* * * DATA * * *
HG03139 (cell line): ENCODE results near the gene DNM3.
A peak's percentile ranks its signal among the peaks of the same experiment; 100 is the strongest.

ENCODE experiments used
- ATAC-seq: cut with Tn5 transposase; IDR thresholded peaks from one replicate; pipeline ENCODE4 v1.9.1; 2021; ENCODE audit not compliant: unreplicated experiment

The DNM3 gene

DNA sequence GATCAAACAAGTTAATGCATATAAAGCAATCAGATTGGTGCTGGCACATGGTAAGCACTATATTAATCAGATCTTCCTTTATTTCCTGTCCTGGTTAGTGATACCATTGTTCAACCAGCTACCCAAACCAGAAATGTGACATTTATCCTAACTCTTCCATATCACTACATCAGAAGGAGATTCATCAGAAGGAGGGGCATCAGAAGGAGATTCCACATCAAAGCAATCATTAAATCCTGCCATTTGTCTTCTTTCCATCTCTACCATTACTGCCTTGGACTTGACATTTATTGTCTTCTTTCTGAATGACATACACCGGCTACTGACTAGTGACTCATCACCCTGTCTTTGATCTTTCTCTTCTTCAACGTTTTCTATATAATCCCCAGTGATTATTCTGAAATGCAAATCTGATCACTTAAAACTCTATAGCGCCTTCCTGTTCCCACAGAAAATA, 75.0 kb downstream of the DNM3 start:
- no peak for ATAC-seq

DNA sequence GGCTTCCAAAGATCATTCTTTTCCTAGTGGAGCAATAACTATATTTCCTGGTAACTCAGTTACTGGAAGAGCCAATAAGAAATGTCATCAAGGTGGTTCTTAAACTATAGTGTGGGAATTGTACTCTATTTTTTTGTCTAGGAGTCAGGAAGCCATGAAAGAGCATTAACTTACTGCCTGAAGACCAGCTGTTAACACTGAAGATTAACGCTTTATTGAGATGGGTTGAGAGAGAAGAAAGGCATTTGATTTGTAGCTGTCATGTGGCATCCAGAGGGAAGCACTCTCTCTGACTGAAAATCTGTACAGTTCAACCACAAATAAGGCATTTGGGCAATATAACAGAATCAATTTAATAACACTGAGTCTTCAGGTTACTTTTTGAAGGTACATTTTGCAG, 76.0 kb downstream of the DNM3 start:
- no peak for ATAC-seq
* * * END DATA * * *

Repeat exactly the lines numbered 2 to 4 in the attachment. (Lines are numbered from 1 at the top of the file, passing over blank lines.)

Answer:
A peak's percentile ranks its signal among the peaks of the same experiment; 100 is the strongest.

ENCODE experiments used
- ATAC-seq: cut with Tn5 transposase; IDR thresholded peaks from one replicate; pipeline ENCODE4 v1.9.1; 2021; ENCODE audit not compliant: unreplicated experiment